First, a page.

Question thread #39

Feb. 11th, 2016 12:09 am
pauamma: Cartooney crab holding drink (Default)
[personal profile] pauamma posting in [site community profile] dw_dev
It's time for another question thread!

The rules:

- You may ask any dev-related question you have in a comment. (It doesn't even need to be about Dreamwidth, although if it involves a language/library/framework/database Dreamwidth doesn't use, you will probably get answers pointing that out and suggesting a better place to ask.)
- You may also answer any question, using the guidelines given in To Answer, Or Not To Answer and in this comment thread.

White entitlement is white supremacy

Feb. 8th, 2016 03:00 pm
[syndicated profile] racialicious_feed

Posted by Tope Fadiran


Some years ago I decided I was done with certain kinds of “race writing.” Specifically, the kinds that involved responding at length to arguments so transparently shallow, ignorant, and self-serving in their racism that refuting them would only wrongly imply that such arguments raise questions that legitimately merit debate/response.

White Hollywood, apparently smarting at the thought that the world doesn’t naturally revolve around white people, has given us multiple examples in recent weeks of just such arguments:

  • Charlotte Rampling (who is English) calling criticisms of the overwhelming whiteness of this year’s Oscar nominations, and subsequent calls for a boycott of the Oscars, “racism against white people”
  • Michael Caine (also English) telling Black actors to be more patient about decades of systematic exclusion from acting roles, from directing and producing opportunities, from industry accolades, and from the tables and boardrooms where it happens. After all, even Michael Caine—as Michael Caine helpfully reminds us—had to wait “years and years” for his Oscars. So Black actors, Michael Caine concludes, should hang tight and wait patiently, like Michael Caine did. (Fun trivia note: not only does Caine have two Oscars, he’s also one of two actors—the other being fellow white dude Jack Nicholson—to be nominated for an Oscar in every decade from the 1960s to the 2000s. But he had to wait years and YEARS to win, y’all.)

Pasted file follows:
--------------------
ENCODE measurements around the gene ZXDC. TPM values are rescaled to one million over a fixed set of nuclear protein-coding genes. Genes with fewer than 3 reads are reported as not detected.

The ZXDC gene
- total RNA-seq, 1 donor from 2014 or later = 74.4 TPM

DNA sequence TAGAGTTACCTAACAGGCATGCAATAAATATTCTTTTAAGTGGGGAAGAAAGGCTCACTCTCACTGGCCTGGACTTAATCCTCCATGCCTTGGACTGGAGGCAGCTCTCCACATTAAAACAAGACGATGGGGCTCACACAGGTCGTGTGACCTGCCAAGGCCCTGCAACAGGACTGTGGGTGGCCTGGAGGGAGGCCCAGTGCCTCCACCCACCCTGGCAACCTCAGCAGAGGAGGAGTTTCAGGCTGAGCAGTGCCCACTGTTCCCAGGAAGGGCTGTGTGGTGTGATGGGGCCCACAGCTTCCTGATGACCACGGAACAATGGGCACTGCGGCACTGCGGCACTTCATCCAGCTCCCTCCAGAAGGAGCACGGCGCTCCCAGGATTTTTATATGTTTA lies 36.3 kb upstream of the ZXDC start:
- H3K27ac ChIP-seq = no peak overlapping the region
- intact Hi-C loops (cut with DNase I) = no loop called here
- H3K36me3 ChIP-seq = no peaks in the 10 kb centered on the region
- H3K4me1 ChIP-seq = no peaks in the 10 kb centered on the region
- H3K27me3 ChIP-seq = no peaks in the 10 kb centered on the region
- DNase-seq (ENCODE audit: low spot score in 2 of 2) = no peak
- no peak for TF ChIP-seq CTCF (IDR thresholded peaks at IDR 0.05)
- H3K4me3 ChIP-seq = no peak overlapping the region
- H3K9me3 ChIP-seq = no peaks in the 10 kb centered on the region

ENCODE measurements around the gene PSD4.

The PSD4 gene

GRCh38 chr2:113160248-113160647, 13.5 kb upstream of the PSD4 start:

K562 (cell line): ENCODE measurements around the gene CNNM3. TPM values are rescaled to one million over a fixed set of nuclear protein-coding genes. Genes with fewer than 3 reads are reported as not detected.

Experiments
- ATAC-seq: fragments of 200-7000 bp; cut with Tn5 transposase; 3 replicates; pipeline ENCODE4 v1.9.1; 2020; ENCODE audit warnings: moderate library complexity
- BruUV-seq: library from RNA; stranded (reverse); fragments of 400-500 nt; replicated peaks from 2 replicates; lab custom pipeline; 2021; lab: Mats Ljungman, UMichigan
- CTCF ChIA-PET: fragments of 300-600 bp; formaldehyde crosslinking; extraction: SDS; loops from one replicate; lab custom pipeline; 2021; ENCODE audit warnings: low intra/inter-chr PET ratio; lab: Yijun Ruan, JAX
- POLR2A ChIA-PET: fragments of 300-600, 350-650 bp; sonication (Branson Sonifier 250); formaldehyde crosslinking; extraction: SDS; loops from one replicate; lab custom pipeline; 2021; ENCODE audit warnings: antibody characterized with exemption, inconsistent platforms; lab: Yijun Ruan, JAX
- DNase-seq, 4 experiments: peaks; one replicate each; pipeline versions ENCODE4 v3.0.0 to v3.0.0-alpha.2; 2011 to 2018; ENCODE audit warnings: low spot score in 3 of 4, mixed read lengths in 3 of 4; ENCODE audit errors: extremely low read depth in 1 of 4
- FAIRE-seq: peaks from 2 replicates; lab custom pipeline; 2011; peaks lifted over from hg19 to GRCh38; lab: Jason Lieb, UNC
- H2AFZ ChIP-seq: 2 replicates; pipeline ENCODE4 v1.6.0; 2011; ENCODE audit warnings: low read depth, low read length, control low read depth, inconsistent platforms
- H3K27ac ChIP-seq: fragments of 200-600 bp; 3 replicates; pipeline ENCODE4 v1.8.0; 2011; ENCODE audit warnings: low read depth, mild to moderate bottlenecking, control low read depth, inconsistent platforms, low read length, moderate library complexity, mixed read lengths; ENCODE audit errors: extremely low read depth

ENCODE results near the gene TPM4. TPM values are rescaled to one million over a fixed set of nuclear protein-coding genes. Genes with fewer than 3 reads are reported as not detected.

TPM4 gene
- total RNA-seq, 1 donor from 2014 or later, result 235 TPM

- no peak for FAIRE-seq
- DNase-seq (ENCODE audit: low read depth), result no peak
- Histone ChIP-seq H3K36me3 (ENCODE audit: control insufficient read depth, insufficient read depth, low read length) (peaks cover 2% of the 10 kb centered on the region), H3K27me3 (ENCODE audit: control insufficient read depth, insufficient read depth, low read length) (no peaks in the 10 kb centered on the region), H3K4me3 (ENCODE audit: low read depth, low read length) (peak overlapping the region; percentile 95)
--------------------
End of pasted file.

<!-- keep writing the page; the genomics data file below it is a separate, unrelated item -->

• Rampling and Caine tilting at the windmills of nonexistent racial quotas, both objecting that it would be wrong to give mediocre performances by Black actors awards just because the actors are Black—an argument literally no one has made in their critique of the Oscars.
  • Julie Delpy (French) saying the hardest thing in Hollywood is being a woman and that she wishes she were “African American” because, apparently, “women” get heated backlash for speaking up that “African Americans” do not. No one in Julie Delpy’s world, which is apparently another planet, ever lashes out at Black people in the industry for calling out discrimination, which makes all those stories about white actors miffed over Black actors’ criticisms of industry racism kind of awkward, no? And apparently it’s also impossible to be a woman and an “African American” at the same time. Guess I and every other Black woman missed the memo that we’re unicorns.
  • I could go on: add Kristen Stewart and the Coen Brothers to the list of white Hollywood elites who have put their apparently racist feet in their mouths.

These comments have a few things in common. For one, as Racialicious’s own Kendra James notes, they’re all statements from white actors who are not American, on racism in Hollywood and the Academy of Motion Picture Sciences, both of which are, hmm, American. We can maybe extrapolate something from this about how global investment in whiteness and white supremacy transcends national borders, making white people who literally don’t know the culture they are talking about feel entitled—compelled, even—to weigh in in defense of their white brethren across the water, and to step in to impress on Black Americans our failure, even inability, to properly understand our own experiences and histories in our own country.